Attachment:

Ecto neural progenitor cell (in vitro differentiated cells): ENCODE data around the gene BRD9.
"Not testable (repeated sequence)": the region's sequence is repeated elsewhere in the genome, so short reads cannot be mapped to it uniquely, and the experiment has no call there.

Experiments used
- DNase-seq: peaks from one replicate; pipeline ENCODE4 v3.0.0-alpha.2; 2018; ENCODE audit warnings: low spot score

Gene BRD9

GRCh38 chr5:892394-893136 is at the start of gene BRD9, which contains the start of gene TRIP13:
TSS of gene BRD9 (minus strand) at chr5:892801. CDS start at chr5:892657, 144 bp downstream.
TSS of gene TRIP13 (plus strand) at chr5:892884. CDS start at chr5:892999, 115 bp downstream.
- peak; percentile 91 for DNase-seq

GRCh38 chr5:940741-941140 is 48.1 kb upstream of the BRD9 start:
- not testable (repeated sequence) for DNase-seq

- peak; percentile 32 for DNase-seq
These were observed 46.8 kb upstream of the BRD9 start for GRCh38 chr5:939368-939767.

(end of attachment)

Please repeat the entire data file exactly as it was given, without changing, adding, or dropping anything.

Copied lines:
Ecto neural progenitor cell (in vitro differentiated cells): ENCODE data around the gene BRD9.
"Not testable (repeated sequence)": the region's sequence is repeated elsewhere in the genome, so short reads cannot be mapped to it uniquely, and the experiment has no call there.

Experiments used
- DNase-seq: peaks from one replicate; pipeline ENCODE4 v3.0.0-alpha.2; 2018; ENCODE audit warnings: low spot score

Gene BRD9

GRCh38 chr5:892394-893136 is at the start of gene BRD9, which contains the start of gene TRIP13:
TSS of gene BRD9 (minus strand) at chr5:892801. CDS start at chr5:892657, 144 bp downstream.
TSS of gene TRIP13 (plus strand) at chr5:892884. CDS start at chr5:892999, 115 bp downstream.
- peak; percentile 91 for DNase-seq

GRCh38 chr5:940741-941140 is 48.1 kb upstream of the BRD9 start:
- not testable (repeated sequence) for DNase-seq

- peak; percentile 32 for DNase-seq
These were observed 46.8 kb upstream of the BRD9 start for GRCh38 chr5:939368-939767.